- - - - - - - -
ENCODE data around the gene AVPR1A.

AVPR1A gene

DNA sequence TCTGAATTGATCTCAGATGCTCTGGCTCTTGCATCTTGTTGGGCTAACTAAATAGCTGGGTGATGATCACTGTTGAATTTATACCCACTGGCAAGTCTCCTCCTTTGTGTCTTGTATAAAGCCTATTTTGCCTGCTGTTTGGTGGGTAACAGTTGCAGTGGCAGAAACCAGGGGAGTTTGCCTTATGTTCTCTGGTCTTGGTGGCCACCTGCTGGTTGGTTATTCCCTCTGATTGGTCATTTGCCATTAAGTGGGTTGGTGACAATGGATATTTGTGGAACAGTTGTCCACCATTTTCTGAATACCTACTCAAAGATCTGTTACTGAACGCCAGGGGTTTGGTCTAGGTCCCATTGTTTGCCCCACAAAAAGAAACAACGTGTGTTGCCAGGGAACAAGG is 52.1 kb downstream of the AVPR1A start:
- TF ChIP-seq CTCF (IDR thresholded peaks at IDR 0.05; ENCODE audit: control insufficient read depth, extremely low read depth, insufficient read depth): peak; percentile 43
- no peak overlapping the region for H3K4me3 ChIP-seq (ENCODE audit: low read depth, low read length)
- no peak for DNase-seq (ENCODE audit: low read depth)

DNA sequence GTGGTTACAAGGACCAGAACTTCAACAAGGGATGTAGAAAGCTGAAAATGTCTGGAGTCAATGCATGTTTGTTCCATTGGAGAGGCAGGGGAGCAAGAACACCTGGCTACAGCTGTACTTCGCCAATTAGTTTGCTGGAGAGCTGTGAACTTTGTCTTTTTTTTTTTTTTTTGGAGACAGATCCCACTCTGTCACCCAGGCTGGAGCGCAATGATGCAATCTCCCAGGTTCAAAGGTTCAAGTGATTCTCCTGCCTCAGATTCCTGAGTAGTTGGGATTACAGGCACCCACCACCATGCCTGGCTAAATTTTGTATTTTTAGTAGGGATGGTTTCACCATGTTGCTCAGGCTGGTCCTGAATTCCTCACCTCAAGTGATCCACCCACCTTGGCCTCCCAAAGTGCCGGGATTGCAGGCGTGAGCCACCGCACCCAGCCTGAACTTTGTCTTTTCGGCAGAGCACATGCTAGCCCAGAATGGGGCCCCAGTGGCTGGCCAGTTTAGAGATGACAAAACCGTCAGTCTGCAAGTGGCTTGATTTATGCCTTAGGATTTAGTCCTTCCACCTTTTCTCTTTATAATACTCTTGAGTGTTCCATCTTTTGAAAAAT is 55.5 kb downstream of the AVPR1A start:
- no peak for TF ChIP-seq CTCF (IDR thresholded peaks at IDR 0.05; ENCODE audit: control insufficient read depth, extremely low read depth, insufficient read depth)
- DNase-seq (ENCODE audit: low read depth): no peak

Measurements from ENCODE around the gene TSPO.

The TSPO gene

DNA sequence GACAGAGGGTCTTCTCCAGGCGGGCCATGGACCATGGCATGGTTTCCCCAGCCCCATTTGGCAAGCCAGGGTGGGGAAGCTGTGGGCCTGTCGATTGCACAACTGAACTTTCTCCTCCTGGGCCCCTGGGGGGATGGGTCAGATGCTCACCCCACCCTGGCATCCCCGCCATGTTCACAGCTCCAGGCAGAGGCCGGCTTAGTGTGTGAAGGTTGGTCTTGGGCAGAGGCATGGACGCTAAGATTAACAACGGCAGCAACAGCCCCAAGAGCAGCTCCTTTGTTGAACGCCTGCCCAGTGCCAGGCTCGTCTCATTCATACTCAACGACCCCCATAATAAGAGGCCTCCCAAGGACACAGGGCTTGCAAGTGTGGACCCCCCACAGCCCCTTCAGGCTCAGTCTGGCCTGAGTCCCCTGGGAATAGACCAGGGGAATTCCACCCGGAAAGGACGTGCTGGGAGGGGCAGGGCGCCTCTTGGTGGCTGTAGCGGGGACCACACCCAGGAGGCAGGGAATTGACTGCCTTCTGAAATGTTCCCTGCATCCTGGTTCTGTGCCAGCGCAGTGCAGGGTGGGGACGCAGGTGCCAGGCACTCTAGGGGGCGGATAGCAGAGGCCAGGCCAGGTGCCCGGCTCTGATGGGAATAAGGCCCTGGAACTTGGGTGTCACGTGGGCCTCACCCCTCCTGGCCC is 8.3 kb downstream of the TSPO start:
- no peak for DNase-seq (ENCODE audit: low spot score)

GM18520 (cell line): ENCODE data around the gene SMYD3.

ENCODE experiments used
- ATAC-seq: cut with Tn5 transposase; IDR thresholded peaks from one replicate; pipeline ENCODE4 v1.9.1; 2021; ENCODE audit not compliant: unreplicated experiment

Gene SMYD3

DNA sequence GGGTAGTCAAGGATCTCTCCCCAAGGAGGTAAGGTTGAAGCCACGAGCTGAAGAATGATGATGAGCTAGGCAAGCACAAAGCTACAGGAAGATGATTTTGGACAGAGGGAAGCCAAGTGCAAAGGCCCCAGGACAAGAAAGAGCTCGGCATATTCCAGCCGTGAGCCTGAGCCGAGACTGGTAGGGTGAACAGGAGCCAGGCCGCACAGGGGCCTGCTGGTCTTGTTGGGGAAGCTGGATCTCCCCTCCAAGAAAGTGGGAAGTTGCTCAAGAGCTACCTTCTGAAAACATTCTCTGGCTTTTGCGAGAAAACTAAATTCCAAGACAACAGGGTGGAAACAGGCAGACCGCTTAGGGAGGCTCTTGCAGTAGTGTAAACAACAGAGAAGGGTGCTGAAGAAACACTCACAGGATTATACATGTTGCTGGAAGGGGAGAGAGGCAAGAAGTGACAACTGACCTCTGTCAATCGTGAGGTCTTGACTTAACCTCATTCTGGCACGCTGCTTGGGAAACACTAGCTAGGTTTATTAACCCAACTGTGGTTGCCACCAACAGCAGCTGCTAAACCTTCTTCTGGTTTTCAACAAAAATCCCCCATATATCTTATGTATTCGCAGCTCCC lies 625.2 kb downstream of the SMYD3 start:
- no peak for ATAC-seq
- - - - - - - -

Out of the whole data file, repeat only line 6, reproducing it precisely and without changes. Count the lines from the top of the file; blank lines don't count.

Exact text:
- no peak for DNase-seq (ENCODE audit: low read depth)